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In what way is a "track stand" not a complete stop? I don't have to put my foot on the ground when I stop my car.

I didn't read that as meaning that a track stand was necessarily a failure to stop; I just read it as them lumping them all together, which could imply that it's not a complete stop or may just have been done for simplicity so they didn't have to figure each incidence out.

I think a track stand can be either a complete stop or a rolling stop. But I can see how a motorist might not understand that a track stand means the cyclist is stopping, which is why I give them a wave-through when I'm doing one.

I track stand is most definitely a complete stop.

Likely a person who does not know what a track stand is and assumes it's a very, very slow yield. They just want to make things more difficult for the cyclists.

The same way drivers think that drivers never yield stop themselves. I would LOVE it they actually used red light cameras more. I'm tired of the drivers whining about cyclists and peds when they yield stop as much as cyclists and treat the speed limit as the minimum and not the max speed.

55% of all bicyclists used rolling stops and/or track stands, 25% failing to stop and only 19% coming to a complete stop

I can understand why track stands get lumped in with rolling stops, if the metric used by the observers is whether or not a foot touched the ground. But then what is the difference between "failing to stop" and "rolling stops"? Is "failing to stop" just blowing through an intersection without looking or yielding? Hard to believe that 1 in 4 cyclists is suicidal.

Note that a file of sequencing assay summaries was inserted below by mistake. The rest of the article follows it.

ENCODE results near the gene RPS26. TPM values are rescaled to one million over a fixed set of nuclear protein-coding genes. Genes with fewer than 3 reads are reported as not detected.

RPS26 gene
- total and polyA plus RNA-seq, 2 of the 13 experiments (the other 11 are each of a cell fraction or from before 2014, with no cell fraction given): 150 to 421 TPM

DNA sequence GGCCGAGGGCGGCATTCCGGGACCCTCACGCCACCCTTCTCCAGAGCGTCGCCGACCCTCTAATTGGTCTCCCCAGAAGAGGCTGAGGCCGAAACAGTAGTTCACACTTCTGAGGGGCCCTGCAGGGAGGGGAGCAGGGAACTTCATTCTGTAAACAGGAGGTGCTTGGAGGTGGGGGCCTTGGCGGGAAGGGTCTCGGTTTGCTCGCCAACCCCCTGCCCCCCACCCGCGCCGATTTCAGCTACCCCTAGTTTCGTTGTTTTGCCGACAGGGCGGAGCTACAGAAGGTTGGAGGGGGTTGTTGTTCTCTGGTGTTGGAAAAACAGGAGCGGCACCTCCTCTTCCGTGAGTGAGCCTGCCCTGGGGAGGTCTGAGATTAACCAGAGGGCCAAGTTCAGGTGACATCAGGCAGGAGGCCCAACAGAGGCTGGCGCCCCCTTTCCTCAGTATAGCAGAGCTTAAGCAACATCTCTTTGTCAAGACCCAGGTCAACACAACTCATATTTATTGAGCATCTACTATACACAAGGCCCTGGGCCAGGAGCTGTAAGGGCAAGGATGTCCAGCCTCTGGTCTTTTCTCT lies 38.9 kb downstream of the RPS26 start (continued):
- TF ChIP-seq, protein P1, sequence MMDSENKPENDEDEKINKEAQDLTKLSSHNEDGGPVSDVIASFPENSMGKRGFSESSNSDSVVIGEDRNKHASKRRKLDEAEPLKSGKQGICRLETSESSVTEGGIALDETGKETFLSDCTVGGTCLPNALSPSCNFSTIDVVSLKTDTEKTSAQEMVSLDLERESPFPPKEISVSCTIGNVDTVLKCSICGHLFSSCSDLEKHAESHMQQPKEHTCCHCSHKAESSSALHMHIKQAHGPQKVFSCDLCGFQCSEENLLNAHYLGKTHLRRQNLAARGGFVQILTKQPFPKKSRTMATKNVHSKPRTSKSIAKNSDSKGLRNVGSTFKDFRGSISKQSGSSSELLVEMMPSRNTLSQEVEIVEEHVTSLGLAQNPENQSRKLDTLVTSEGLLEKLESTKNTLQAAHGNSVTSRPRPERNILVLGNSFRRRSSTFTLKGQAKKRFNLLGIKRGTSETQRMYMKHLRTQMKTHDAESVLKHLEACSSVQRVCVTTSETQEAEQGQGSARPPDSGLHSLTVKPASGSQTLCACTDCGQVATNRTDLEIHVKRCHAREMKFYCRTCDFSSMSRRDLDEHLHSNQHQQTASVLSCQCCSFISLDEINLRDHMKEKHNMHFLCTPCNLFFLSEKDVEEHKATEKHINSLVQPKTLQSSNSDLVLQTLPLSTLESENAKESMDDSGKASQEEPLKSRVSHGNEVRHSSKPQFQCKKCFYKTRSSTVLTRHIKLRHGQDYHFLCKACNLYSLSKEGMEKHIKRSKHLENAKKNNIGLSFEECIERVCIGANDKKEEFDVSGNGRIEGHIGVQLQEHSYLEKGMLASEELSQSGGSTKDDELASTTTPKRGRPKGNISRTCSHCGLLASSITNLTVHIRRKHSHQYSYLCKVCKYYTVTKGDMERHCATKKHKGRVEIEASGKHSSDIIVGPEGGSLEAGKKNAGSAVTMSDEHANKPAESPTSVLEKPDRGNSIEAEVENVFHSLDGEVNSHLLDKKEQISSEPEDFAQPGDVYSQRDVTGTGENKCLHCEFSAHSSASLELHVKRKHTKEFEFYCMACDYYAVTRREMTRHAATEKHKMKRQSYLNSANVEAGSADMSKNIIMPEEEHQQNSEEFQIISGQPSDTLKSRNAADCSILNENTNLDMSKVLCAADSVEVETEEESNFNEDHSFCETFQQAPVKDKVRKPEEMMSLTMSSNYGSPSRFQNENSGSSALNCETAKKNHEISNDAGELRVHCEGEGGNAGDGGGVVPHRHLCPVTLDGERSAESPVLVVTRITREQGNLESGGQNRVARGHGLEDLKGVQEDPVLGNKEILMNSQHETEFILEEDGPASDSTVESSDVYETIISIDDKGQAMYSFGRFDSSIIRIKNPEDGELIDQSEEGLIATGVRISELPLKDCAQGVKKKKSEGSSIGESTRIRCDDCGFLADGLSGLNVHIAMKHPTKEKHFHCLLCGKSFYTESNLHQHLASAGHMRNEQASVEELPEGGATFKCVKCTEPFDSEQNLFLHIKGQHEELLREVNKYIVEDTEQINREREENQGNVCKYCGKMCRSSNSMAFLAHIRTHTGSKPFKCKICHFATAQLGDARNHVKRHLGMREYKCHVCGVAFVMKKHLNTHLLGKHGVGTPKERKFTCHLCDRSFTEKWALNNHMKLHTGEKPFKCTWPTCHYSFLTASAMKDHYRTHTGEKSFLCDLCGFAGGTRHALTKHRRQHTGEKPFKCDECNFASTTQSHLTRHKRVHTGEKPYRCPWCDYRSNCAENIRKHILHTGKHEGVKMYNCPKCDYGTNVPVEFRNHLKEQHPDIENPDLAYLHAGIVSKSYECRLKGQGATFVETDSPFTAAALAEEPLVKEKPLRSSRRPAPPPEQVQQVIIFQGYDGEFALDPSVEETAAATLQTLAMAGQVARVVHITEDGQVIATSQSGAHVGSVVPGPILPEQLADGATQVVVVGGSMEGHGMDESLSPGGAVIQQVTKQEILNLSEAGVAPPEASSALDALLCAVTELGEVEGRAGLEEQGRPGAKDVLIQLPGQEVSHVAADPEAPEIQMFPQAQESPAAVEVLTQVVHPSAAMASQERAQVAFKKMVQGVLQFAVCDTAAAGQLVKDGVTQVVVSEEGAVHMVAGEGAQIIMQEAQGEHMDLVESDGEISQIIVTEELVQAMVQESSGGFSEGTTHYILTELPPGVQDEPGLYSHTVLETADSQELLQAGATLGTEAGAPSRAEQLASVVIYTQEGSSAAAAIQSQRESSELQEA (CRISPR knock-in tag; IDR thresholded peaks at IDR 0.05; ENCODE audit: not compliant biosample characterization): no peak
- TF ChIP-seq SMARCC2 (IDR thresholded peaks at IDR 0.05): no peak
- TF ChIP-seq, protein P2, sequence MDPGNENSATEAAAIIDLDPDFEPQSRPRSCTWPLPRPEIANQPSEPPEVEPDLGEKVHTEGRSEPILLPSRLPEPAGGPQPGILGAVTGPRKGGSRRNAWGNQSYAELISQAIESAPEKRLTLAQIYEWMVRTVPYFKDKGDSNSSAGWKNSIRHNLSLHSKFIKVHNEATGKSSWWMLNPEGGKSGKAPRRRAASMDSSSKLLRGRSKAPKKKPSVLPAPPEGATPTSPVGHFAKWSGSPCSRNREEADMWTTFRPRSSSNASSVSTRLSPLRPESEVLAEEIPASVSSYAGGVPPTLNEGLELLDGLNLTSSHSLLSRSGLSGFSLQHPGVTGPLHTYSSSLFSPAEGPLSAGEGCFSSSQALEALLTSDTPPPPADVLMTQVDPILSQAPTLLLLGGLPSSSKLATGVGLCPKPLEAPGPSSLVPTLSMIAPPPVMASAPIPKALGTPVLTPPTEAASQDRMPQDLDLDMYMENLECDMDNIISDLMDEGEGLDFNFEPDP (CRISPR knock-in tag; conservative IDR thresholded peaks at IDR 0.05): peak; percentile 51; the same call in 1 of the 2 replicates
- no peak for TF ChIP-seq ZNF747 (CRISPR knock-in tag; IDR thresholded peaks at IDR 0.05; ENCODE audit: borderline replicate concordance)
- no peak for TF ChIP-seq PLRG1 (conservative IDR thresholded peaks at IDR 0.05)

A real track stand, done correctly, is definitely a complete stop. I can even go backwards, so how is that not a stop? But you can also do one as part of a rolling stop. I think they just lumped them together for simplicity.

25% suicidal does seem high, but maybe some of these were blow-throughs where there wasn't any traffic and the cyclist could clearly see that. Think empty neighborhoods full of stop signs. No cyclist in the world is even going to think of stopping at those when no one is around. Since they saw no "near-incidents" at all during the pilot study, the blow-throughs really must have been with no traffic around.

The PDF of the master's thesis for the second study shows the six locations studied.

(A) Capitol Hill;
(B) Queen Anne;
(C) Greenlake;
(D) Ballard;
(E) the University District; or
(F) Sand Point.

Don't know the city and haven't found any info in the study on traffic levels, but it's 267 pages so maybe I've missed it? She does note gender, helmet use, weather, topography, type of bicycle facility, time of day. She even calculates the influence of observed wind speed on cyclist stopping behavior. Traffic counts missing (or not at least noting the presence of traffic at the intersection) would be odd since traffic would necessarily have an effect of stopping frequency. However, she used volunteers and maybe could only gather so much data.